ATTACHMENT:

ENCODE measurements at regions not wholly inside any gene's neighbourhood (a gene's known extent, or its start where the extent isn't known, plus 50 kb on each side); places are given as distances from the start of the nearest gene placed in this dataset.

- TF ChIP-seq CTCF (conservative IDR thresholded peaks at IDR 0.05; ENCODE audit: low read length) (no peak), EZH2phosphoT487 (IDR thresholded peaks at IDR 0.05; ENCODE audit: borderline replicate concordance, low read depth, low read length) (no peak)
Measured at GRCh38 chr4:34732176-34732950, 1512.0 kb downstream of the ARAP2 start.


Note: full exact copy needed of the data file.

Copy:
ENCODE measurements at regions not wholly inside any gene's neighbourhood (a gene's known extent, or its start where the extent isn't known, plus 50 kb on each side); places are given as distances from the start of the nearest gene placed in this dataset.

- TF ChIP-seq CTCF (conservative IDR thresholded peaks at IDR 0.05; ENCODE audit: low read length) (no peak), EZH2phosphoT487 (IDR thresholded peaks at IDR 0.05; ENCODE audit: borderline replicate concordance, low read depth, low read length) (no peak)
Measured at GRCh38 chr4:34732176-34732950, 1512.0 kb downstream of the ARAP2 start.